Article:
People living on bush traplines call their home “camp,” as in “Come to our camp” or “Tie your dogs at our camp.” Of course, in the harsh climate of the boreal forest, shelter is essential, and a comfortable camp usually included a permanent, weatherproof home built from local timber.
- Terry Garvin, from Carving Faces, Carving Lives: People of the Boreal Forest
In the northwest boreal forest, the centre of traditional hunting and trapping life is the base camp and supporting line cabins or shelters. The base camp consisted of a permanent cabin and adjoining facilities for equipment, food and hide storage and preparation, boat docking, dog shelter, toilet, and any other elements that would make life in the bushlands a comfortable one. The base camp, being the central area from which hunting, fishing, gathering, and trapping would take place, had to be placed strategically to best serve the needs of the hunter or trapper using it. It would have to be built close to a major body of water, like a river or lake, as overland travel in the bush is difficult, and water transportation is a viable and critical alternative for getting around to various areas along a trapline or hunting and gathering grounds. While close to water, though, the area built on would have to be one above the floodplain of the river or lake in question to ensure that the home would not be water damaged in times of run-off or flooding. A suitable location would also include a local stand of trees, so that building materials and firewood were close at hand.
Both base camp cabins and line cabins were traditionally built with logs (usually spruce, but at times pine or poplar) which were cut down and dragged or floated to the selected building site. About seventy to eighty logs anywhere from twenty to thirty inches in diameter were needed to build a proper log home. Once such logs were cut down, branches and bark were removed from the logs before the logs were cut to desired wall lengths. More slender wood poles, along with a centre supporting ridgepole, were used in the construction of the cabin roof. Gaps in the walls and roof were filled in with chinking, a type of caulking material made of mud and one of either grass, animal hair, or moss, while a layer of grassy sod was placed on the roof to help keep out rain and snow. Animal hides were used as window coverings and hide covered logs were used to make doors with hinges made of rawhide. While main base camp cabins often had wood floors, line cabins had dirt floors covered with spruce boughs and grass to keep the place tidy. Line cabins were also not as long lasting as their main camp counterparts, and without regular maintenance, would not usually last as long before beginning to deteriorate. Sometimes, canvas tents were an alternative shelter to using a line cabin along points of a trapline.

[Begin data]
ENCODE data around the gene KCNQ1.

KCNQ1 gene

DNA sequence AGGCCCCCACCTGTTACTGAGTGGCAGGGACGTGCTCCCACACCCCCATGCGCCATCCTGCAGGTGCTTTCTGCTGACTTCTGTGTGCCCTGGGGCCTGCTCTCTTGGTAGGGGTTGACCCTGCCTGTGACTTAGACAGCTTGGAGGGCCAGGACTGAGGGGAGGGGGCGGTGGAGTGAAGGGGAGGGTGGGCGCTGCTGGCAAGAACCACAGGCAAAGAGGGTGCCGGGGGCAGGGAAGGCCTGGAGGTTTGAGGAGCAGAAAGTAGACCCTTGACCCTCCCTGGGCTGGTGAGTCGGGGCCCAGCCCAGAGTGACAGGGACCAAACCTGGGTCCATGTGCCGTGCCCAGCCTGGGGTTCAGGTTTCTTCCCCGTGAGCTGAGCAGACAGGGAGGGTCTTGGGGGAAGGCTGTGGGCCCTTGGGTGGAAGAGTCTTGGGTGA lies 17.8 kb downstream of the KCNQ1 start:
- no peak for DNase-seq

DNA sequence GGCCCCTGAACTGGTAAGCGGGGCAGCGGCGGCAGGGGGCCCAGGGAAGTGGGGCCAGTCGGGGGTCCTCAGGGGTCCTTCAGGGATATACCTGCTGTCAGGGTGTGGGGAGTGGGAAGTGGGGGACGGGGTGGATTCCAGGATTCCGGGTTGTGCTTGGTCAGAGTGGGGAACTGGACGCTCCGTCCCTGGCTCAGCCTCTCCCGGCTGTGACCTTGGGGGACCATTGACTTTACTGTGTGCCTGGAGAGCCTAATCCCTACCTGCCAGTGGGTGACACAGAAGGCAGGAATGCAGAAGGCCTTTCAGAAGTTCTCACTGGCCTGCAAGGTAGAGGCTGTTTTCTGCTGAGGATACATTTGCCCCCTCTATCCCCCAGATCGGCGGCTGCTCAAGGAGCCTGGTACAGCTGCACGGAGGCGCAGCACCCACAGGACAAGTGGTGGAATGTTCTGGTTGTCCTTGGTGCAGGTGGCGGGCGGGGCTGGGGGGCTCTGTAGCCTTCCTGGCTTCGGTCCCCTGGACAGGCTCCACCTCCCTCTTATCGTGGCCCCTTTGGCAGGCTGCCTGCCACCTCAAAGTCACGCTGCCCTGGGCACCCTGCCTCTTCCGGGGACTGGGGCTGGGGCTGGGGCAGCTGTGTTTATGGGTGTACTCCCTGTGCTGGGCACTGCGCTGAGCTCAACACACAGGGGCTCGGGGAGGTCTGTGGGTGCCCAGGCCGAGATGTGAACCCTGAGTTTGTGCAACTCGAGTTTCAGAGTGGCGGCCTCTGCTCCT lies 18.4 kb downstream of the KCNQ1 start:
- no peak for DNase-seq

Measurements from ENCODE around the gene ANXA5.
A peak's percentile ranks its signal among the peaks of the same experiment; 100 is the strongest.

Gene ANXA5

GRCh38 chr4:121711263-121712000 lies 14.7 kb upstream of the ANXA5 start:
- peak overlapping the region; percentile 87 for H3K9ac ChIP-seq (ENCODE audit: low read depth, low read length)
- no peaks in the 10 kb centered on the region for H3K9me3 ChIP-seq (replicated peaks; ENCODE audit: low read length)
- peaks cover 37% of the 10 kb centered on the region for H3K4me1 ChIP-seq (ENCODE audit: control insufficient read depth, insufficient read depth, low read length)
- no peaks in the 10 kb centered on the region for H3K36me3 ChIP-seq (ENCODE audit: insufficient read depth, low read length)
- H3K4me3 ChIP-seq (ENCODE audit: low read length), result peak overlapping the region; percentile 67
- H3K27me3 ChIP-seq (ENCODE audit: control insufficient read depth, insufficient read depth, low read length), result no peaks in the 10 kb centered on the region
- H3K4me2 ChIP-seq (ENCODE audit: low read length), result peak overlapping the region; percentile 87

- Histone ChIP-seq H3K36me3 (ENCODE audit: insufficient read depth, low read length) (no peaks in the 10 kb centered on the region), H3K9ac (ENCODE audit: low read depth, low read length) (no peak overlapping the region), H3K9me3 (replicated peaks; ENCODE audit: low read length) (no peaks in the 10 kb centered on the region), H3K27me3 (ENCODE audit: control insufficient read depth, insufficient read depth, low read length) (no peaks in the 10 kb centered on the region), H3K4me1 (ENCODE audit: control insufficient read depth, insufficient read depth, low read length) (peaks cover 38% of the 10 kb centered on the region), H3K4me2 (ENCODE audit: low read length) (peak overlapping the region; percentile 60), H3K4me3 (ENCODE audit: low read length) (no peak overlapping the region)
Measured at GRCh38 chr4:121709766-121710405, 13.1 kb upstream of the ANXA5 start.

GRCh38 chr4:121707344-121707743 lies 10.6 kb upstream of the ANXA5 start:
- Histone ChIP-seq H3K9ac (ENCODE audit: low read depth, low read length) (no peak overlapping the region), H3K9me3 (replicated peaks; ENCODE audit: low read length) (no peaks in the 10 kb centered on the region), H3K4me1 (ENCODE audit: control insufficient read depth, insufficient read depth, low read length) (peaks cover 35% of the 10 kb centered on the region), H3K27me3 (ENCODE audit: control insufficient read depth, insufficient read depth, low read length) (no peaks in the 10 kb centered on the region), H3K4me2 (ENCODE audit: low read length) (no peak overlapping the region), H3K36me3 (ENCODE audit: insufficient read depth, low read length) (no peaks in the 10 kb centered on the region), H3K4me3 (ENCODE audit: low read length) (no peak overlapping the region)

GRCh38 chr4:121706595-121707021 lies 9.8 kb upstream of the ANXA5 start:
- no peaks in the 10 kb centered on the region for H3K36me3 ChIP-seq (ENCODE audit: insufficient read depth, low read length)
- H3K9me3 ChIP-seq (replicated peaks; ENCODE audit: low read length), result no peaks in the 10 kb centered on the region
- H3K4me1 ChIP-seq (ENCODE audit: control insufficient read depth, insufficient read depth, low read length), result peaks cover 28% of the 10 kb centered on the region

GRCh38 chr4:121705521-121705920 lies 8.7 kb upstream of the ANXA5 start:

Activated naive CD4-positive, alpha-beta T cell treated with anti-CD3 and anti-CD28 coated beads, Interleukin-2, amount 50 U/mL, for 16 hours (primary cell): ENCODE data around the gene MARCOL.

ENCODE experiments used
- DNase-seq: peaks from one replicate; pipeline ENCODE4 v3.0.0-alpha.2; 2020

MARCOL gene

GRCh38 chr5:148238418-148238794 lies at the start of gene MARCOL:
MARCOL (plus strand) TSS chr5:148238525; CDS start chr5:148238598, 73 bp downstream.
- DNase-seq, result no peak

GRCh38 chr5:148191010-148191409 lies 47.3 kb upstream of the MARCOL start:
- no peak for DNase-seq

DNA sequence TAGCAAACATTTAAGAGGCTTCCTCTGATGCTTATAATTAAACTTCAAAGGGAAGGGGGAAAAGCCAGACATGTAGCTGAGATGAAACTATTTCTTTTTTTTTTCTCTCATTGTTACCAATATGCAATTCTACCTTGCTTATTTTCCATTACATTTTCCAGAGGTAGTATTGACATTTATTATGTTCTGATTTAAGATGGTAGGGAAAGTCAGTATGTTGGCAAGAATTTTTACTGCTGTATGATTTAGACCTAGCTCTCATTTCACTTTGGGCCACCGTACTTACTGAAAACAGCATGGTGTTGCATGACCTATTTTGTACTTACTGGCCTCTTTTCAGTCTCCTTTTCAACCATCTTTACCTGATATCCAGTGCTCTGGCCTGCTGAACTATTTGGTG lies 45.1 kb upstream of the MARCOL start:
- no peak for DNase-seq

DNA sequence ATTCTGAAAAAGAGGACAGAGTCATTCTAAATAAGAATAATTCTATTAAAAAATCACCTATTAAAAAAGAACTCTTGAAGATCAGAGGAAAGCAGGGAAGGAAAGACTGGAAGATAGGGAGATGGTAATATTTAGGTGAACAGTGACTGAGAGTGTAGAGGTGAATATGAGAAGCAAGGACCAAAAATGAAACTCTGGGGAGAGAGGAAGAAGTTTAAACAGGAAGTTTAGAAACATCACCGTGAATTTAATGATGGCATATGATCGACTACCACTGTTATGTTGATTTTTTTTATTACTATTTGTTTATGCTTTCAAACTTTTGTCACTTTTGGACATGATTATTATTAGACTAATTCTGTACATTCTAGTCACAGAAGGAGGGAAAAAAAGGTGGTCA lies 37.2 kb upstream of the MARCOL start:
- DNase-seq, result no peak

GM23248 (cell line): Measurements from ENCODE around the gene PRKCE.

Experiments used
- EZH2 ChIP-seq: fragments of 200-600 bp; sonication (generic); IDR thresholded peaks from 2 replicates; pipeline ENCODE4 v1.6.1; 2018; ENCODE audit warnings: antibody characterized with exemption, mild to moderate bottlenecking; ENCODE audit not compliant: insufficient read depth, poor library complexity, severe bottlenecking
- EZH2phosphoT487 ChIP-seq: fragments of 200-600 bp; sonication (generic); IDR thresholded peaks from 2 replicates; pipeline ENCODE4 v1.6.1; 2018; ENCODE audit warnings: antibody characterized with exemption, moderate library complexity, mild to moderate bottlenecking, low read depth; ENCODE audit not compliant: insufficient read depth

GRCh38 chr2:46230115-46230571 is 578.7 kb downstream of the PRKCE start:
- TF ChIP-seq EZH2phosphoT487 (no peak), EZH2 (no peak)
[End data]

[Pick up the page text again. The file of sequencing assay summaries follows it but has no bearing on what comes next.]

More recent base camp shelters are designed with a combination of logs cut from the forest, and commercially purchased lumber, roofing materials, doors, and windows. More modern conveniences, like propane stoves, can be found in such homes. Many homes are more modern still, as generations of northern people gradually leave bushland life behind in favour of a community based lifestyle. These homes are found in town neighbourhoods rather than remote and scattered locations throughout the boreal forest.
Featured Video: Camp Life
The Heritage Community Foundation, with the kind permission of Terry Garvin, is pleased to present this feature excerpt from the Bush Land People video.
The centre of traditional life in the boreal forest is the main camp, which provides a comfortable and permanent shelter for people, as well as storage areas for all the supplies needed to sustain a hunting and trapping lifestyle.